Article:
People are 'being used as guinea pigs' by an under-regulated industry, researchers warn

Thousands of Britons are suffering serious health problems or even dying because of faulty medical equipment, experts warn today. Implants ranging from hi-tech hip replacements and heart pacemakers to breast augmentations have been responsible for injuries – and in some cases deaths – with patients being used as "guinea pigs" by a largely self-regulated industry, according to researchers.

Scores of failing or inadequate devices remain available for doctors to use in operations – despite manufacturers being aware of the problems. One manufacturer kept a metal hip replacement on the market till 2010 despite repeated serious criticism of it by doctors from 2007. In a second example, a combined heart pacemaker/defibrillator was recalled only after the reports of five deaths and 600 reports of a broken component.

The British Medical Journal criticises manufacturers for failing to monitor the safety of devices adequately. It has also criticised European regulators for not looking out for patients' interests properly. It says regulation is not "fit for purpose".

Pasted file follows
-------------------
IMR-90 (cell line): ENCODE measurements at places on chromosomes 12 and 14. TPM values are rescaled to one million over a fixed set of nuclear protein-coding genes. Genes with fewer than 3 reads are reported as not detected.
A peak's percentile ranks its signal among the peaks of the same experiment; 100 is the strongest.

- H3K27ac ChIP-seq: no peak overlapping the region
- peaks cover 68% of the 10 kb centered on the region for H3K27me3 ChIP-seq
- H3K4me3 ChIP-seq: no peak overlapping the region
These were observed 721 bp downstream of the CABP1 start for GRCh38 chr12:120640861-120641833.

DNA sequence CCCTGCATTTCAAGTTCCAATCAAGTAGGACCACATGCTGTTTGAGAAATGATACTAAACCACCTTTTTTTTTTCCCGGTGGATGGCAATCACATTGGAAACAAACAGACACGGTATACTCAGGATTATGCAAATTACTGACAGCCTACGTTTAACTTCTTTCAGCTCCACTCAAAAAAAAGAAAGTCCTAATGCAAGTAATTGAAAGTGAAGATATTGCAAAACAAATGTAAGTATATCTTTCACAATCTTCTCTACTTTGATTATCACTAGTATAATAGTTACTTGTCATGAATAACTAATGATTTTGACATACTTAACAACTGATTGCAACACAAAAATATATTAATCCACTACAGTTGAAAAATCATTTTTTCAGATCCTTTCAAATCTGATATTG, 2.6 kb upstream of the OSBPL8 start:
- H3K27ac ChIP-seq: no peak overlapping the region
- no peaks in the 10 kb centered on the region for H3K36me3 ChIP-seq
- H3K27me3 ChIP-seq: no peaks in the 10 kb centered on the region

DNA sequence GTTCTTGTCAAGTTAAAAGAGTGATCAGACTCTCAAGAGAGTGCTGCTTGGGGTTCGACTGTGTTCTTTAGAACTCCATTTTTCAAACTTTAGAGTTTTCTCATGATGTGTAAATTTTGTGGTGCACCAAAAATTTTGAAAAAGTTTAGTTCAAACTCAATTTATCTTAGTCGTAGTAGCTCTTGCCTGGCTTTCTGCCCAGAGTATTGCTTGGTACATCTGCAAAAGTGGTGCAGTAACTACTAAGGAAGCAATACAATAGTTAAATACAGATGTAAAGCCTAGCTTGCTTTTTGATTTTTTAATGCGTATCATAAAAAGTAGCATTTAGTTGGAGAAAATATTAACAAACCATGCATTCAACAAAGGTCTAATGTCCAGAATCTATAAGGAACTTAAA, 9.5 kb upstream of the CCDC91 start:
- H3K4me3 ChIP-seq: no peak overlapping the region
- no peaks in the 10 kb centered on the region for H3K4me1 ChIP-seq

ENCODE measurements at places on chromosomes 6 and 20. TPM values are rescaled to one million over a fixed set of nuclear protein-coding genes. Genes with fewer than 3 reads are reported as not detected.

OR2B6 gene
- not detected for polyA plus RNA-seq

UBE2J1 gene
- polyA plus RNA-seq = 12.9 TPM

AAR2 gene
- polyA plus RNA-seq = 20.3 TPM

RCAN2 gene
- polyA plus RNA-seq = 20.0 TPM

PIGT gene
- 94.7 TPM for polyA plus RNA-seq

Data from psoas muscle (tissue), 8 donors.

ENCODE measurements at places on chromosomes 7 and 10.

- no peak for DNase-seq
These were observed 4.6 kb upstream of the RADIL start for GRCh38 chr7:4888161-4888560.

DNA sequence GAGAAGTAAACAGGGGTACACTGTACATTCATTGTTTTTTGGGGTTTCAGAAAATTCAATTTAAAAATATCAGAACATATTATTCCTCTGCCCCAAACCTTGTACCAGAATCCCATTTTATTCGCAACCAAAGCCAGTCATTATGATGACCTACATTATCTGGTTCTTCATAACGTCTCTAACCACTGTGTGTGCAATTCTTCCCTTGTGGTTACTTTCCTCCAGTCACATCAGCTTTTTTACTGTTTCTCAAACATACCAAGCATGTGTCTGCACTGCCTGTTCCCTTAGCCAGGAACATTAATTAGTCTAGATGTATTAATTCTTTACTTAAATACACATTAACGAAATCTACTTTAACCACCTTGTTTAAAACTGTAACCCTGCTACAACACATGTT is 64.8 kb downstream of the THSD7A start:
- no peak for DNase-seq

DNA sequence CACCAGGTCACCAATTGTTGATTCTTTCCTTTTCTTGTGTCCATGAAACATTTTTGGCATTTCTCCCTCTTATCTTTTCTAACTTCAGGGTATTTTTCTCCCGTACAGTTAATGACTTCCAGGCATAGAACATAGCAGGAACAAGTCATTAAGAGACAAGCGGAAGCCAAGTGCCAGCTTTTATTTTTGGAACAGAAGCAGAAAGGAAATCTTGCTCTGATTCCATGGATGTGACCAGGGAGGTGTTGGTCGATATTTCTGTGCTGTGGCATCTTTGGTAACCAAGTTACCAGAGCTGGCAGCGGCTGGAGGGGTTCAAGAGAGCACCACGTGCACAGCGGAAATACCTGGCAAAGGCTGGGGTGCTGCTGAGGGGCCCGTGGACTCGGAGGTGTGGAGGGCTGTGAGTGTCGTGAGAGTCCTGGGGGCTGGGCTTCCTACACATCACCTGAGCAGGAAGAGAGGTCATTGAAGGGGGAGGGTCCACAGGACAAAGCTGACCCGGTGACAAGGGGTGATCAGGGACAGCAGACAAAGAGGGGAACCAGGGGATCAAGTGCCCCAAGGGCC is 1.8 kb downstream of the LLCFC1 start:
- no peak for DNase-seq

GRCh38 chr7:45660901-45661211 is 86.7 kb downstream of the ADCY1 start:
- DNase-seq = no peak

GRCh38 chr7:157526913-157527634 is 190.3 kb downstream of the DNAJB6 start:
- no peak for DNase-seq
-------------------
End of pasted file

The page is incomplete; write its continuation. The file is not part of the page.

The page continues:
"We have still not learned from past failures," says Dr Deborah Cohen of the BMJ. "Nearly 20 years ago, the BMJ highlighted the dangers of early failure of unproved implants, yet the NHS is currently picking up the bill for faulty devices. Unlike kettles and toasters, which come with warranties, when devices do not last as long as they ought to, companies are not necessarily held financially responsible."

The numbers of devices replaced or discarded is not known, although analysts estimate the worldwide market to be worth an estimated £200m annually. The Medicines and Healthcare Products Regulatory Agency, responsible for monitoring medical equipment, received more than 9,000 reports of "adverse incidents" involving medical devices – 1,885 of which involved serious injury and 202 resulted in death – in 2009, the latest figures available.

"The true extent of medical device recalls in the UK is currently unknown," said Dr Carl Heneghan, director of Oxford University's Centre for Evidence-based Medicine. "It is likely that hundreds, if not thousands of patients each year are suffering serious injury and/or dying. The current costs to the NHS are also unknown but it is likely to run into millions of pounds." Patients are "acting as guinea pigs", he said.

Details of some of the failures are highlighted in a Channel 4 Dispatches documentary to be shown tomorrow night. BMJ researchers warn that patients will continue to be at risk unless better access to safety data is provided. They call for a registry of the highest-risk devices.